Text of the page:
Road Safety News

New tool helps local authorities identify high-risk roads

Thursday 29th June 2017

A new tool has been developed in an effort to help local authorities identify the roads with the highest collision rates in their area.

Produced by Agilysis, an associate company of Road Safety Analysis, the new resource uses ‘cutting-edge’ analysis methodologies - combining route analysis and predictive modelling reports to identify high-risk roads.

The 10 sites with the highest collisions risk are then processed the using the Newcastle University RAPTOR tool to predict mean future collision numbers, taking into account trend and regression to mean.  

Agilysis says this process smooths outs ‘blips’ in the data and delivers an estimated future collision rate assuming no changes are made to the route.

Reports can be delivered to local authorities within two weeks and are priced based on the length of road analysed. GIS (Geographical Information System) outputs can be provided either for use on local systems or through embedded web maps.

Agilysis says the reports offer an ‘excellent introduction to road risk on local networks’ and are an alternative to standard cluster analysis methodologies.  

Richard Owen, Agilysis CEO, showcased the new resource at the 2017 Road Safety Wales Conference on 22 June, when he presented the results of an all-Wales analysis of rural A and B class roads.

Click here for more information and to view sample maps and reports.




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No actually - my comments assume that the highways and traffic staff are very familiar with the roads on their patch because it's their job and yes, they do comment to themselves and their colleagues involved in this field, as and when when they recognized the high-risk locations (not necessarily the same as high collision locations).
Hugh Jones, Cheshire

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Your comments assume that the officer lives in the borough or district in which he is actively engaged upon the task as a road safety officer. Unfortunately I don't believe that this is the case in the majority of circumstances. Many officers live far away and commute into work and as such their realistic view of the local streets may be somewhat limited. I doubt as they are driving around they comment to themselves that that is a particularly dangerous street or that there are too many cars parked in that area and that junction needs a new stop line painted, or the road is dangerous and needs resurfacing etc.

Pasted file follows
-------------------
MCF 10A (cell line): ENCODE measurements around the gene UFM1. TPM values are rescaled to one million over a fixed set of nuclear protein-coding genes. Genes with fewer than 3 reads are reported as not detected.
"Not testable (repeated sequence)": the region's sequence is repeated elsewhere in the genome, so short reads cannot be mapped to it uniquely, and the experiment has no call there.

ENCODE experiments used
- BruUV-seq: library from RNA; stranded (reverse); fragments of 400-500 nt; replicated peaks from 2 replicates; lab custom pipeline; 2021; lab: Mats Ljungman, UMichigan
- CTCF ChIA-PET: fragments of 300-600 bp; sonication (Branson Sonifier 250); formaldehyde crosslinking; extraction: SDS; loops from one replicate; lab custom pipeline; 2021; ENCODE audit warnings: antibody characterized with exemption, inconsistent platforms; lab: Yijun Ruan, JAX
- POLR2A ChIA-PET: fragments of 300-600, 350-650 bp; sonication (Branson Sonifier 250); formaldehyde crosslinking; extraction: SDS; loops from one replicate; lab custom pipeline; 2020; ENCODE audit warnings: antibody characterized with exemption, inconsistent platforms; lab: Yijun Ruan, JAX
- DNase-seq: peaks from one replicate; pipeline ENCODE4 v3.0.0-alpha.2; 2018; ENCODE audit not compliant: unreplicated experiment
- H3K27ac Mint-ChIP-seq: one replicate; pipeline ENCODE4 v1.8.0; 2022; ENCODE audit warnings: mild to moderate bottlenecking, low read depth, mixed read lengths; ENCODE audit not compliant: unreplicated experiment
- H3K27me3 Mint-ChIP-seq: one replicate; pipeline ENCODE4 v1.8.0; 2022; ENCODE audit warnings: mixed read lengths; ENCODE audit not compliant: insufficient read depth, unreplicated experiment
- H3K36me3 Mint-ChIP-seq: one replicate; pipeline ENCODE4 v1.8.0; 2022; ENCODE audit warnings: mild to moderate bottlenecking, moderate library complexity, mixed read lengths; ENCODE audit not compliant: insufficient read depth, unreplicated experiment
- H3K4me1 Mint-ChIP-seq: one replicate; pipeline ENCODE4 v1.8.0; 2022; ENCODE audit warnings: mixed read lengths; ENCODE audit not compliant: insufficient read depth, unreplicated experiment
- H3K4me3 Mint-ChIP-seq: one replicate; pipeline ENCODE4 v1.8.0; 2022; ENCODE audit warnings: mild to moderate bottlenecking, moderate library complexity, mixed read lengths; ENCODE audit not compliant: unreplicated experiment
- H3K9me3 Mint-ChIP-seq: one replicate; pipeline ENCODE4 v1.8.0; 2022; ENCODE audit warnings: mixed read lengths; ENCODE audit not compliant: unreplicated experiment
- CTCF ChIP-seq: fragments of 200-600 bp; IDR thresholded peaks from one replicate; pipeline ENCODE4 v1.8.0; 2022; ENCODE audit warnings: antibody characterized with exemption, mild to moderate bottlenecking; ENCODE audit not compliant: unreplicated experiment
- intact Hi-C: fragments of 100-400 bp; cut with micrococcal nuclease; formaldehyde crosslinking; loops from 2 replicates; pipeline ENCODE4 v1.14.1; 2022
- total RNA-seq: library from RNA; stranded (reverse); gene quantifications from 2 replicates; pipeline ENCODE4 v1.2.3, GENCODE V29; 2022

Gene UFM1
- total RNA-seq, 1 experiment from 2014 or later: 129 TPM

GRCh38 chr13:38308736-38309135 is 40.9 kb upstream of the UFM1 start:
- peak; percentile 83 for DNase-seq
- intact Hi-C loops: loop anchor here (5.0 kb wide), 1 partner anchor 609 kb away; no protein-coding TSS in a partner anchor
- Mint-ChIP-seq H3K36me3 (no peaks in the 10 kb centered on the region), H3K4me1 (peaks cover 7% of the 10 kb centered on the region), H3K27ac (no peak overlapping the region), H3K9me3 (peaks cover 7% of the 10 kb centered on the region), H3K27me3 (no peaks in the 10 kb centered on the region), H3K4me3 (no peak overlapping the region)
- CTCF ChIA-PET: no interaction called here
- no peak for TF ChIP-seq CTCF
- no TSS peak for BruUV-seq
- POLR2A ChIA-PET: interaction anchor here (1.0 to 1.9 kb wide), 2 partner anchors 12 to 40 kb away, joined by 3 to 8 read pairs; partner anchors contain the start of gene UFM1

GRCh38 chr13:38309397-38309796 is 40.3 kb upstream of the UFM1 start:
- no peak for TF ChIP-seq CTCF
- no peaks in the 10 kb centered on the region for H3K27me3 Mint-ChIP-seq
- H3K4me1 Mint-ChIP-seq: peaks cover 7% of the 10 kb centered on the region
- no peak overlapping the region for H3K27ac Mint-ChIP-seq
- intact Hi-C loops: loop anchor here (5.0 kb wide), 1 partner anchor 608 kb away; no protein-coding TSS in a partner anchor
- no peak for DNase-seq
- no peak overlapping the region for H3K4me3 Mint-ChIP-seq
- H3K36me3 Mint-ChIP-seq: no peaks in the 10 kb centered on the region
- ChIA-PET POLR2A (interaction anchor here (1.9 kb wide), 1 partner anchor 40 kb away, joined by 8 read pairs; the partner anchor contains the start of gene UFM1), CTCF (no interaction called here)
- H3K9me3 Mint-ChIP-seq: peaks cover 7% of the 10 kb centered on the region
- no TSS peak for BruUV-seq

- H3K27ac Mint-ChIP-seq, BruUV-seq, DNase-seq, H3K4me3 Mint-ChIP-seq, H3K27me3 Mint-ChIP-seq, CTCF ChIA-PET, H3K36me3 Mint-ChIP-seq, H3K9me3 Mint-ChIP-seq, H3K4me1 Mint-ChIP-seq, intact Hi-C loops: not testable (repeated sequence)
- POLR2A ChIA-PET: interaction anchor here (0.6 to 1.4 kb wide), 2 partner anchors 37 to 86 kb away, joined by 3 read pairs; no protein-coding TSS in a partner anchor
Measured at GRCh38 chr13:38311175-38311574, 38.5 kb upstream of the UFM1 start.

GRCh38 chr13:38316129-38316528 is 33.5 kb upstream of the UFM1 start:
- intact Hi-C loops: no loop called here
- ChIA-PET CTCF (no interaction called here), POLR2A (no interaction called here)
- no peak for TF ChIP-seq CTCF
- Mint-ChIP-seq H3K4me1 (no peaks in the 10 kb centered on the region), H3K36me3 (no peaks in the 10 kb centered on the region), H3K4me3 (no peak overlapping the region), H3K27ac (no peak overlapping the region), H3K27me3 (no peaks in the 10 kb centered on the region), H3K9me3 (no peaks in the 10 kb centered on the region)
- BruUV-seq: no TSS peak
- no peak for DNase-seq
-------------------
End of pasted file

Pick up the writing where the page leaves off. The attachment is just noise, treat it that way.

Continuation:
I would expect them however to be able to clearly remember what where and when incidents or collisions occurred and therefore be able to identify some localities that have by history of such incidents become a hot spot. If they have, then I would expect that some action or intervention would already have taken place in order to alleviate the situation at that particular site.
s worthington manchester

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Further to my last comment and at the risk of stating the obvious perhaps, local council's highways and traffic staff, by virtue of them driving around their respective patches and with an 'ear to the ground' as it were, would have a pretty good idea from observation alone which are the high-risk roads, as indeed would any of us around where we live and drive because we become so familiar with the routes and get to recognize where road users may make mistakes and where collisions are likely. Stats may well confirm and corroborate up to a point, but cannot possibly paint the full picture.
Hugh Jones, Cheshire

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The local authority I used to work for had been able to do this sort of thing for some time with their own resources, so I presume other LAs could as well. In addition, LAs would have the local knowledge and first-hand experience of the roads which remote statistical analysis would lack.
Hugh Jones, Cheshire

Agree (2) | Disagree (3)

This is a very useful tool, but surely it presupposes that you are using location based changes to road or infrastructure. We often find that one of the largest cluster of casualties in an area is the group of un-clustered casualties. These can rarely be addressed with a single location based change but require a wide-area change which may be legal or behaviour.

Hence I would caution against thinking of or prioritising road safety intervention only in terms of location based solutions around local clusters of casualties.
Rod King, Warrington, Cheshire, 20's Plenty for Us

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